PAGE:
Although it traces its roots to the nineteenth century, the Army and Navy Veterans in Canada was not granted a federal charter until 1917. It was one of the few organizations that did not join the new Canadian Legion when it was created in 1926.
This fund-raising booklet said little about Brantford in the First World War, but rather used photographs of local landmarks and statuary as a form of civic boosterism.
The two Iceton brothers enlisted in the 124th Battalion in Toronto in December 1915, but only one returned home after the war. Family members put together a small collections of letters, photographs, and other keepsakes as a tribute to their service and sacrifice.
Charles Pocock of Montreal enlisted in the Canadian Expeditionary Force at the beginning of the First World War, making him eligible to join the association of original members of the 13th Battalion.
The school in Maganetawan, in northern Ontario, dedicated an impressive plaque to townspeople who served during the First World War, and also distributed handsome souvenir portfolios of the memorial.
Nelson Hodgson of the 1st Divisional Ammunition Column, was killed in the fighting around Passchendaele in November 1917. This photograph of his grave near Ypres, Belgium, was sent to his family in Guelph, Ontario.
On the back of this card were listed to most important events in the battalion's history - including the first issue of rum to the soldiers.
A Winnipeg tradition was the Armistice Day dinner hosted at the Fort Garry Hotel by the 90th Regiment, Winnipeg Rifles, to honour the battalions it had helped to recruit for service in the First World War.
In this leaflet, the Canadian Legion's Manitoba Command provided a suggested order of service for Armistice Day and reprinted John McCrae's famous poem "In Flanders Fields" - although the author's name and the date of the poem are given incorrectly.
John Bridgman of Roseland, Ontario, joined the Royal Canadian Air Force in 1943 and qualified as a bomb aimer at #9 Air Observer School in St Johns, Quebec. Amongst his wartime souvenirs are a certificate indicating that he had completed a tour of operations and aerial photographs taken on some of the bombing raids in which he participated.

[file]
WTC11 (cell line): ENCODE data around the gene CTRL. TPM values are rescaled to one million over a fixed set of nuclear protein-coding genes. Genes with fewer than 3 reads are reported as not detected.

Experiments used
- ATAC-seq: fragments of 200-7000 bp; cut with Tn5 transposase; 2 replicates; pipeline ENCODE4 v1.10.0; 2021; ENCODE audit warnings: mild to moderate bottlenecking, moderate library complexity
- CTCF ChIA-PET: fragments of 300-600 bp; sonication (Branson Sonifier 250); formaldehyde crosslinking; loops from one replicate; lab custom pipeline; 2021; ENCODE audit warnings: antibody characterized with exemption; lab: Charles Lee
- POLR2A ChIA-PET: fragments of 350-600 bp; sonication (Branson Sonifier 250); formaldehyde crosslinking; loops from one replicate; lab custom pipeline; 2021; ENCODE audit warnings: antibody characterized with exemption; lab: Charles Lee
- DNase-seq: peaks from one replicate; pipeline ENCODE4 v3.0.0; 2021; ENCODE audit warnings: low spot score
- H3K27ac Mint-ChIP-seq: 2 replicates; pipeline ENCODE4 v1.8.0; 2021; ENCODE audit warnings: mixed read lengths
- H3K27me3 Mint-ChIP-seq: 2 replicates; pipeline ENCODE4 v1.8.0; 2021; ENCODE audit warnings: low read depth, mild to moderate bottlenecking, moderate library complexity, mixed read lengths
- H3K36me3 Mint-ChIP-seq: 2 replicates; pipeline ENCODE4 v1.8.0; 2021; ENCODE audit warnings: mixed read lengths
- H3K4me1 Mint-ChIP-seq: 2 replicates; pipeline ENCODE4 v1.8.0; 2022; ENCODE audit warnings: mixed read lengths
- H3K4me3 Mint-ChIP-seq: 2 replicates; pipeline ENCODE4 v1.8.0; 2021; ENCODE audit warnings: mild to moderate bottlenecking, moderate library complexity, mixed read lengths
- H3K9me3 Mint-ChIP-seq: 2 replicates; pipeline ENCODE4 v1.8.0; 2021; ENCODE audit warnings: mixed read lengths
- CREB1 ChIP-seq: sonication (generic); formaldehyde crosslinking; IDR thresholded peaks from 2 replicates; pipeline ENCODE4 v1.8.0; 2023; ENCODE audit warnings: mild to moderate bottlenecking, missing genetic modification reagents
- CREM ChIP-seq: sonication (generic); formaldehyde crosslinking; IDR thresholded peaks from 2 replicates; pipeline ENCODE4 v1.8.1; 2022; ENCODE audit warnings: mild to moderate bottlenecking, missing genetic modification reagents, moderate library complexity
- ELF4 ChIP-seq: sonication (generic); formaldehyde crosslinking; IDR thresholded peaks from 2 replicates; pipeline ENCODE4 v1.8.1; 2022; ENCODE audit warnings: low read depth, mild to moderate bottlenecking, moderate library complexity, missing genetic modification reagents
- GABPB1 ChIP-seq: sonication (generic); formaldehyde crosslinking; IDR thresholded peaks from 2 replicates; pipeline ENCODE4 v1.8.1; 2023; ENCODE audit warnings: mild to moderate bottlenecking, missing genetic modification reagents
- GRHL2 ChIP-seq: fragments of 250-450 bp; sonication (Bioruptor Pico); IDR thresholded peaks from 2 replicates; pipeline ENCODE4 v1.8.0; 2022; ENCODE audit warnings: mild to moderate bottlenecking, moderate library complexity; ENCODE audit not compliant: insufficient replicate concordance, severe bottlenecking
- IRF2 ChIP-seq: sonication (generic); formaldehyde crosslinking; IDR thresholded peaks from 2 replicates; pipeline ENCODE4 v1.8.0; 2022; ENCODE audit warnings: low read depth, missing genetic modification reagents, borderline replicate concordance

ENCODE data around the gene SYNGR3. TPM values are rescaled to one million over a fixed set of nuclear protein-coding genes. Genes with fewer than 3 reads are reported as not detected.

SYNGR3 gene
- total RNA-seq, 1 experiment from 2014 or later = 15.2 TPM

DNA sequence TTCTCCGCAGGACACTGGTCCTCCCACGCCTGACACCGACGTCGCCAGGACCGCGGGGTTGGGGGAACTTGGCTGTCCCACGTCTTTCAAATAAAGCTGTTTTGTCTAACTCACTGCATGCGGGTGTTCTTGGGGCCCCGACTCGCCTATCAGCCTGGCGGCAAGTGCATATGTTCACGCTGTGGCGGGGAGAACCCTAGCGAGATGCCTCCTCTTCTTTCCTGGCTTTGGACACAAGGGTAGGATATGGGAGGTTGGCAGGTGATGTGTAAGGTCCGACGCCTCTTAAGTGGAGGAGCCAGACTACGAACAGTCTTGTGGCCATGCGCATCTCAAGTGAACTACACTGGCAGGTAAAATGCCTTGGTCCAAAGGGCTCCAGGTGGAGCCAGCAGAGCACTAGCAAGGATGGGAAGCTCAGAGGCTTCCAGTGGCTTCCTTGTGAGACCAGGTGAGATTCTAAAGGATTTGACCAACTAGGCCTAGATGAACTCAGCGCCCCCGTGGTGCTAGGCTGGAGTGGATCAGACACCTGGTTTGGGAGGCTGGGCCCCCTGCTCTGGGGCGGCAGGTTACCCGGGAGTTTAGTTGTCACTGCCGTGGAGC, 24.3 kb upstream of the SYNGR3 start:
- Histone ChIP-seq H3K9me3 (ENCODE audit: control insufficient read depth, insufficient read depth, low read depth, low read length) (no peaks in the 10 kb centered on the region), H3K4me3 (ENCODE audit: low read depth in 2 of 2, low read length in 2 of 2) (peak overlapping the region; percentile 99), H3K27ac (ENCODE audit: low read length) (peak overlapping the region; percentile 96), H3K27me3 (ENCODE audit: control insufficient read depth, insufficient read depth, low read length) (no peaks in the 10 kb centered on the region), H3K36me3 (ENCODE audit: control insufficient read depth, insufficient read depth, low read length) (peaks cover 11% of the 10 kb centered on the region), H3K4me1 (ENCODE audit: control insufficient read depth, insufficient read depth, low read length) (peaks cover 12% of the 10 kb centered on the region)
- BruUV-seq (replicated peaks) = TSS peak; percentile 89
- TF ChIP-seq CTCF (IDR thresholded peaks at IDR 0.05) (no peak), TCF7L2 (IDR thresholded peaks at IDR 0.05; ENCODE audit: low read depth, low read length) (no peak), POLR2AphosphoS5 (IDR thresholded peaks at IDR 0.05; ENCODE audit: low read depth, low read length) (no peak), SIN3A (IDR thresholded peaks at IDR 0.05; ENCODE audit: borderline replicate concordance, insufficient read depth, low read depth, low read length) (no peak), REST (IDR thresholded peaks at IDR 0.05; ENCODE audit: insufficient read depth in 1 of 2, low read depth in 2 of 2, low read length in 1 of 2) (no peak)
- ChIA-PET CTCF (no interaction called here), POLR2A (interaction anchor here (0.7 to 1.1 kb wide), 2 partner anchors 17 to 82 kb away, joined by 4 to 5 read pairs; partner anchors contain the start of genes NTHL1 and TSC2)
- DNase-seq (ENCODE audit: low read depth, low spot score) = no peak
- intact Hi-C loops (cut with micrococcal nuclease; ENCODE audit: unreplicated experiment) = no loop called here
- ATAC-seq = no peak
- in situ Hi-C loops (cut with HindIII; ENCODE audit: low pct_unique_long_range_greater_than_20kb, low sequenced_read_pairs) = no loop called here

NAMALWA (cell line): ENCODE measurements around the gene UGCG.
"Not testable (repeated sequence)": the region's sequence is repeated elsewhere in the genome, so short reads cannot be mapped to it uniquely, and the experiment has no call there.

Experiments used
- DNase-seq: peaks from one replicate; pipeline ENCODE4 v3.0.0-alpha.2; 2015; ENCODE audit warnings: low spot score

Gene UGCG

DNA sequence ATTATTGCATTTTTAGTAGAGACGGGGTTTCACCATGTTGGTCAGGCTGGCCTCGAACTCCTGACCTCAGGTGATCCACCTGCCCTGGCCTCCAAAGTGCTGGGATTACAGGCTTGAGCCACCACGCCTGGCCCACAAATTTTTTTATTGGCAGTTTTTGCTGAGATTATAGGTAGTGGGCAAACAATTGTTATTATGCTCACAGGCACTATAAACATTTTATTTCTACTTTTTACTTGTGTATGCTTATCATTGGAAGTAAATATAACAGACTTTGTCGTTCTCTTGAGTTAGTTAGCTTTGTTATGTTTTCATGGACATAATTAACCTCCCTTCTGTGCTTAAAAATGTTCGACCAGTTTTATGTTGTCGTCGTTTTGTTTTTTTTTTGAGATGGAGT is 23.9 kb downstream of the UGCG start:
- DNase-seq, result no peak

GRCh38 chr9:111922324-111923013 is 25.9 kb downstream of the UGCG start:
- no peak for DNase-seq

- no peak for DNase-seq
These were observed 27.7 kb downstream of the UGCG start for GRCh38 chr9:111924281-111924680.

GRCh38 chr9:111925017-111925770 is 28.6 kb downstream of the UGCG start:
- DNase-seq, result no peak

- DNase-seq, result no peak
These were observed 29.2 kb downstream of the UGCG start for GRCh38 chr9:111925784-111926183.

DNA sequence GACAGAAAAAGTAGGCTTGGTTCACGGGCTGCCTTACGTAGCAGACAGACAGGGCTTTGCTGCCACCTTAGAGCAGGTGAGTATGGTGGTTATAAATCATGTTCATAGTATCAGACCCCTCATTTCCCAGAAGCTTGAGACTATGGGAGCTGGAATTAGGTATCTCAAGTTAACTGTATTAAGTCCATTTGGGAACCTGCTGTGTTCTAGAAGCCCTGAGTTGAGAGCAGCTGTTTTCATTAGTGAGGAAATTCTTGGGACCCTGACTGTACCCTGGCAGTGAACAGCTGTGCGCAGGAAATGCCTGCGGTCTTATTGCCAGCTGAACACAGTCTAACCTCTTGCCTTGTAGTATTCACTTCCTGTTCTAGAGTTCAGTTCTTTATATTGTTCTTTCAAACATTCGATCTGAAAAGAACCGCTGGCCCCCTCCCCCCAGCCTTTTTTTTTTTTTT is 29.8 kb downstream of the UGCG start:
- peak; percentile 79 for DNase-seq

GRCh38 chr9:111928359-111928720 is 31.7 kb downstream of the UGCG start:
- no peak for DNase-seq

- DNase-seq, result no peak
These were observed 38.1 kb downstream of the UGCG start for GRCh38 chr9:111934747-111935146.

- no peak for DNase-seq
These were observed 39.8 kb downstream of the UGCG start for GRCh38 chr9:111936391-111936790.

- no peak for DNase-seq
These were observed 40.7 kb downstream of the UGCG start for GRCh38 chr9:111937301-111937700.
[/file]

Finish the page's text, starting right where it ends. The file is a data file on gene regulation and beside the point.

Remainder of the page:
Ceremonies that involved placing flowers on the graves of ex-soldiers were common across Canada, and usually followed the same pattern as this service in Morden, Manitoba.
This colourful scroll was available in both French and English, and could be personalized (following the suggestions on the back) by adding the details of an individual's service career.
Despite the inscription that suggests he enlisted voluntarily, Percy Norris of Sprague, Manitoba, was actually conscripted in May 1918. The fact that he later ordered this souvenir scroll suggests that he was not a reluctant conscript.
John Bridgman served with the 5th Battalion, Canadian Expeditionary Force, during the First World War, and was wounded and evacuated home to Saskatchewan in 1917. Nearly thirty years later, he spoke at a Remembrance Day assembly in London, Ontario, and told high school students of his experiences during the war.
This address, read over the network of the Canadian Radio Commission on Remembrance Day 1935, compared the Unknown Soldier to Jesus Christ.
This 1938 financial statement of the Canadian Legion has a curious hand-written notation on it: "Legion cigarettes."
John “Jack” Smith was born in Scotland in 1906 and came to Canada as a teenager. He enlisted early in the Second World War, serving in the 5th Field Ambulance of the Royal Canadian Army Medical Corps. While he was overseas, he sent snapshots and other souvenirs of his travels to his family in Hamilton, Ontario, to show them the more mundane parts of serving in the army: field exercises, barracks life, an inspection by the King and Queen, and the surroundings in Spitzbergen, Russia, where he was posted for a short time in 1941. Jack Smith returned to Canada after the war and died in 1985.
Members of the Canadian Legion's Manitoba Command came together in 1938 to celebrate the wedding anniversary of one of their own. Amongst the speakers was Eli Spencer of Morden.
Veterans of the First World War, including Hamilton Gault, the founder of Princess Patricia's Canadian Light Infantry, met in London to relive old times. The cartoons suggest that it was a convivial occasion.
These service had all the elements that had become typical by the 1930s: John McCrae's poem "In Flanders Fields," the hymn "O God, Our Help in Ages Past," addresses by local veterans, and the Canadian and British national anthems. Note, however, the important change penciled on the bottom of the 1934 program.